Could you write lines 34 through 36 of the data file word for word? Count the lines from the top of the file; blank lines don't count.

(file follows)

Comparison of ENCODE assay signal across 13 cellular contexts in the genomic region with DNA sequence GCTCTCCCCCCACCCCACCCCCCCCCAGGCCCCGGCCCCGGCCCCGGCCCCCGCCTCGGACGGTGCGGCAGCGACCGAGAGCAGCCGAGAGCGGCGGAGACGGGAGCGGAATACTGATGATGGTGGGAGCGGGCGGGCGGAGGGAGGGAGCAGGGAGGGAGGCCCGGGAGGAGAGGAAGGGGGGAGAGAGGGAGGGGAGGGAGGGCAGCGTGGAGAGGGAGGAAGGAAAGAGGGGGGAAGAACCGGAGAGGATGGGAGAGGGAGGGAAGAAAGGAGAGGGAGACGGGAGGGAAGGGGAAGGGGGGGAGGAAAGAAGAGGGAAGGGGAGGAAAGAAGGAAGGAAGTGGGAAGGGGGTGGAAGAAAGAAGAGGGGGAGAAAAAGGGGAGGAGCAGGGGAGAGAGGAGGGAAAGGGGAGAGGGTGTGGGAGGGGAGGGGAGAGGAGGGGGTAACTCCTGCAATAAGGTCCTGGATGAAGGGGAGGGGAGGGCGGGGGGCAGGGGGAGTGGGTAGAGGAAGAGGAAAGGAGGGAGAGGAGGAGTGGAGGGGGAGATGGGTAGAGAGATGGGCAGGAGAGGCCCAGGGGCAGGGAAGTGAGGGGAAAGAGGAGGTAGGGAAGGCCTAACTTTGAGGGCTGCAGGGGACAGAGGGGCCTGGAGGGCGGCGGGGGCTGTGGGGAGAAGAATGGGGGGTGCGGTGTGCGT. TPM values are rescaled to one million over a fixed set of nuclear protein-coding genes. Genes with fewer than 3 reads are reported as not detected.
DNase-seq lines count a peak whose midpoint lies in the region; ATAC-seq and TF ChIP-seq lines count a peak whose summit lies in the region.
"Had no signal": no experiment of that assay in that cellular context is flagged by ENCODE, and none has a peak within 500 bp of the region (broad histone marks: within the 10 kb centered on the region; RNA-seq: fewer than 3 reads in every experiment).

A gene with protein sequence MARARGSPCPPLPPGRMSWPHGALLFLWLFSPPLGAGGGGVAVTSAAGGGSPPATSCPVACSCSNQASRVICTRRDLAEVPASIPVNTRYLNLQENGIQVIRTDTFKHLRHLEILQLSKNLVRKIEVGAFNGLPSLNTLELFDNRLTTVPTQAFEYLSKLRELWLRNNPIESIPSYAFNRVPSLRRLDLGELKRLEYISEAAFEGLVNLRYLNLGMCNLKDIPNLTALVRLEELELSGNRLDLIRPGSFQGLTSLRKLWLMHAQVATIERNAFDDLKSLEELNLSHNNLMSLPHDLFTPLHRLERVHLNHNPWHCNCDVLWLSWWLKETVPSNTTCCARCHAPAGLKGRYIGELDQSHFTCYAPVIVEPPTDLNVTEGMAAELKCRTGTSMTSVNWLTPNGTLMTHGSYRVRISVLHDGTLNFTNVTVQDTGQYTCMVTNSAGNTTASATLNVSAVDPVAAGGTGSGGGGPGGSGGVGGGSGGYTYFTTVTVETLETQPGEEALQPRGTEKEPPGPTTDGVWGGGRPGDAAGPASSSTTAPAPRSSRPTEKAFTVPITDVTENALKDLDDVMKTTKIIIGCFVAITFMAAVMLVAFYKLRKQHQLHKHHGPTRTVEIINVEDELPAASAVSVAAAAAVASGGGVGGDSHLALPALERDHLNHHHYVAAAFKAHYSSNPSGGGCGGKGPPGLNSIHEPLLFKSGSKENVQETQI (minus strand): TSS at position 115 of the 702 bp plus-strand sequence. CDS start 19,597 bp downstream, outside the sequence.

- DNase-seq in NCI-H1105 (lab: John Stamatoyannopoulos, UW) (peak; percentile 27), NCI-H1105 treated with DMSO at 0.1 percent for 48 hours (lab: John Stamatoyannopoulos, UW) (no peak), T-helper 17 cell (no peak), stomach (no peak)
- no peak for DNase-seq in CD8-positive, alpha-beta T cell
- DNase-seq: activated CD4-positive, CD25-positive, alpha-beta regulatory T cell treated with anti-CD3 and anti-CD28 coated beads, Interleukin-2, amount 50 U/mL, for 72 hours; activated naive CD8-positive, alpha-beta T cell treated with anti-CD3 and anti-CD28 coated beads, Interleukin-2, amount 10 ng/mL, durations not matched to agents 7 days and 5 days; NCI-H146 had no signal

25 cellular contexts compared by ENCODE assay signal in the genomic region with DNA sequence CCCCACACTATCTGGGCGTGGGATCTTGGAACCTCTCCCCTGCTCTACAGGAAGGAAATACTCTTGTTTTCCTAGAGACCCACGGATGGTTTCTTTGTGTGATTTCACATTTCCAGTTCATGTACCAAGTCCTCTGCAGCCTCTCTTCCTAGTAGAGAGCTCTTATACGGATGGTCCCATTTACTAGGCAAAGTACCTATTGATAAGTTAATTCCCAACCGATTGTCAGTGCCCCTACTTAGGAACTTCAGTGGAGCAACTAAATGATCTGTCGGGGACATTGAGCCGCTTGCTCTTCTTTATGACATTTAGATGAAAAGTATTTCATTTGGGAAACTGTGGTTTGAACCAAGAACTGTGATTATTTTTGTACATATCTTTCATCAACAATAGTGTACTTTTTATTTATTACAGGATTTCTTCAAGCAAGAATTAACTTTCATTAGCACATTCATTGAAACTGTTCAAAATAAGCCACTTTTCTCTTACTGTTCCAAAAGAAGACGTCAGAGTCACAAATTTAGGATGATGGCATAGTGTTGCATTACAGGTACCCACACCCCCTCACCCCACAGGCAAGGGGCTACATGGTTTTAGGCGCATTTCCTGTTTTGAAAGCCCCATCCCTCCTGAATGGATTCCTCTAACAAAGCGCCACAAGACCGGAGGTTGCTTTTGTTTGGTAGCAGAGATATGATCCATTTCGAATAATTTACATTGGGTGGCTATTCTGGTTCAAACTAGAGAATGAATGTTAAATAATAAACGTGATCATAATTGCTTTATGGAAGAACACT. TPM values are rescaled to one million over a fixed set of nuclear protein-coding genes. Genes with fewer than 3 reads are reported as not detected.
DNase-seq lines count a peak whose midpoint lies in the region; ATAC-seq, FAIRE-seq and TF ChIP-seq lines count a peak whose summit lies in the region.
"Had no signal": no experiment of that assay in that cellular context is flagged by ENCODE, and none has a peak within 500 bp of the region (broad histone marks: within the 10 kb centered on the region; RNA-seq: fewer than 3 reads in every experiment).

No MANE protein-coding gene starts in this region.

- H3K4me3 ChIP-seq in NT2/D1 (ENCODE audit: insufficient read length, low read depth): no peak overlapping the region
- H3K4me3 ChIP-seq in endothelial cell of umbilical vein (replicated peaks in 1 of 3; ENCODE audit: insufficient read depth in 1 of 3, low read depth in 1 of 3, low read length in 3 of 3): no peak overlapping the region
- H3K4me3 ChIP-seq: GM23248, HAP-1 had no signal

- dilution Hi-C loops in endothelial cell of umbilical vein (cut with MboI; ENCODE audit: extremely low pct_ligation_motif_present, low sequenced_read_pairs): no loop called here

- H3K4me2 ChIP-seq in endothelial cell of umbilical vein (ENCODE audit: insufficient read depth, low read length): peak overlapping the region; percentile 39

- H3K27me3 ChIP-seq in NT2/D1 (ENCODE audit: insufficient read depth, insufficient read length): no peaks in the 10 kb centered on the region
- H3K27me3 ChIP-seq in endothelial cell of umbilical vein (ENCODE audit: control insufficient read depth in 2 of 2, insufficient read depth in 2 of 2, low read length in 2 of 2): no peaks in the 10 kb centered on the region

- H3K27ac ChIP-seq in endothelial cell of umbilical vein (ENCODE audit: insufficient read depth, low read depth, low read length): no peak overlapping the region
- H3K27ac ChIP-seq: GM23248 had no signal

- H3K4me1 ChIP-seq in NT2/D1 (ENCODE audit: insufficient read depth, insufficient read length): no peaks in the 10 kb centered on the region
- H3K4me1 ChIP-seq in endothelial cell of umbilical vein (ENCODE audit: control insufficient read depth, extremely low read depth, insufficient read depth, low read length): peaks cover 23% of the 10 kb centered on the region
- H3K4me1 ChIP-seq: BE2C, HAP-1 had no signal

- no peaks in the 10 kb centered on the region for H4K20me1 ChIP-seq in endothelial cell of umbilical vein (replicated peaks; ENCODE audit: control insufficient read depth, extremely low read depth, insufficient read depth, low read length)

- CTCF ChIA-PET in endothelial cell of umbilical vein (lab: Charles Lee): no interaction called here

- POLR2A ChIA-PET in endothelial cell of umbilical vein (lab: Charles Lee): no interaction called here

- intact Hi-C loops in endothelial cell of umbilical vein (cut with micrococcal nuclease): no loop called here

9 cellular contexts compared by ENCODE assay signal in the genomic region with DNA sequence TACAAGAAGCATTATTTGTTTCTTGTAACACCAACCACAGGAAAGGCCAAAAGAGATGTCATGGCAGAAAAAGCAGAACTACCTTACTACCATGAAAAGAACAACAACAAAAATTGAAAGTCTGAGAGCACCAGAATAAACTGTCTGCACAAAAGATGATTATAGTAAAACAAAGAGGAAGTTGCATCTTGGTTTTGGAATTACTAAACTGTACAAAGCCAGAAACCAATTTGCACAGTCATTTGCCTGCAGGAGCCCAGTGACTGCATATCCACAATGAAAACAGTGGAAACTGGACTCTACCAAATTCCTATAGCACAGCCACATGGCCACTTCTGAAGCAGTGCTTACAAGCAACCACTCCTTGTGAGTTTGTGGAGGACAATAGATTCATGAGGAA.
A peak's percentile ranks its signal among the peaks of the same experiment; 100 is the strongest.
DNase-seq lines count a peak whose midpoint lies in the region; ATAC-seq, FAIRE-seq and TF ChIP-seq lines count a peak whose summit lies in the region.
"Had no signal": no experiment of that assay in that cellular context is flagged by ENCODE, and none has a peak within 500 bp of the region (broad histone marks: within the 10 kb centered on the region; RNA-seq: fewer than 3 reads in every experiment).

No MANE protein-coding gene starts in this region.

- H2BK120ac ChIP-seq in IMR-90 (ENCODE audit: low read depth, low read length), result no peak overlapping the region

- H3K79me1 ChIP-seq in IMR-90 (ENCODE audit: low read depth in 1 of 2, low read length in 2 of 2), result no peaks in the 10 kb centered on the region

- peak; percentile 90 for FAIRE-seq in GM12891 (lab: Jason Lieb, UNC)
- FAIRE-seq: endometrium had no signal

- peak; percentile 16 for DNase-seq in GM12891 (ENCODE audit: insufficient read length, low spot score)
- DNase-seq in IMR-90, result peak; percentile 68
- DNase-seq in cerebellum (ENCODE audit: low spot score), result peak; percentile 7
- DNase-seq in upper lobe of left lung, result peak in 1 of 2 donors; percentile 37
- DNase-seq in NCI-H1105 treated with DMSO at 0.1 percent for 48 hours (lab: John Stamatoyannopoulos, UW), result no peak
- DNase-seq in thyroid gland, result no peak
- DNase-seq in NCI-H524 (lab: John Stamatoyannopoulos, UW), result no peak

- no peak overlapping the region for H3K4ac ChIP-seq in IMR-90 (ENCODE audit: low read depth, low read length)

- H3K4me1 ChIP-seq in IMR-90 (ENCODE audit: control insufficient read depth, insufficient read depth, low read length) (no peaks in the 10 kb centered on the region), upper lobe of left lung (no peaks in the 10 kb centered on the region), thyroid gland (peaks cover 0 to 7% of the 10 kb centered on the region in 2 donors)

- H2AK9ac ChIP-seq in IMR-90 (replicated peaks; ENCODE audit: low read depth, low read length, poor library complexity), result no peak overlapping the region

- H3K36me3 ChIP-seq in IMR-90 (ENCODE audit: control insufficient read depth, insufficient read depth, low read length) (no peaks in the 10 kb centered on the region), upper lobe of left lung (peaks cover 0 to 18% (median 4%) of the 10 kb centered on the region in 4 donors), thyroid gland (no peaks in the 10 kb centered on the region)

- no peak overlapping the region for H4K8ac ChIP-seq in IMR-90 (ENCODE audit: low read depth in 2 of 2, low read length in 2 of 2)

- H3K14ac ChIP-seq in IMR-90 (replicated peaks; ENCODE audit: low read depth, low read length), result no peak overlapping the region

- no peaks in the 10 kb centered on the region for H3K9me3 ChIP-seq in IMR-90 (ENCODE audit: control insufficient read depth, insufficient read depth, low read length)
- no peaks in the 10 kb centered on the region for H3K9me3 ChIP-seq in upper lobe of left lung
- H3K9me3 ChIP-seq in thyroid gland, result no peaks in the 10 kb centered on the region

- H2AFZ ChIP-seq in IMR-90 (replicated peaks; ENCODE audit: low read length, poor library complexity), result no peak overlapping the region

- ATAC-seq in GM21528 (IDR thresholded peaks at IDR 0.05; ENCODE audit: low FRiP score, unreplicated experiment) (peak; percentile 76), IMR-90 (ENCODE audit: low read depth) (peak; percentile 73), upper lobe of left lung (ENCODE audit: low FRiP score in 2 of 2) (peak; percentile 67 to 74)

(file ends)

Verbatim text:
- H3K79me1 ChIP-seq in IMR-90 (ENCODE audit: low read depth in 1 of 2, low read length in 2 of 2), result no peaks in the 10 kb centered on the region

- peak; percentile 90 for FAIRE-seq in GM12891 (lab: Jason Lieb, UNC)
- FAIRE-seq: endometrium had no signal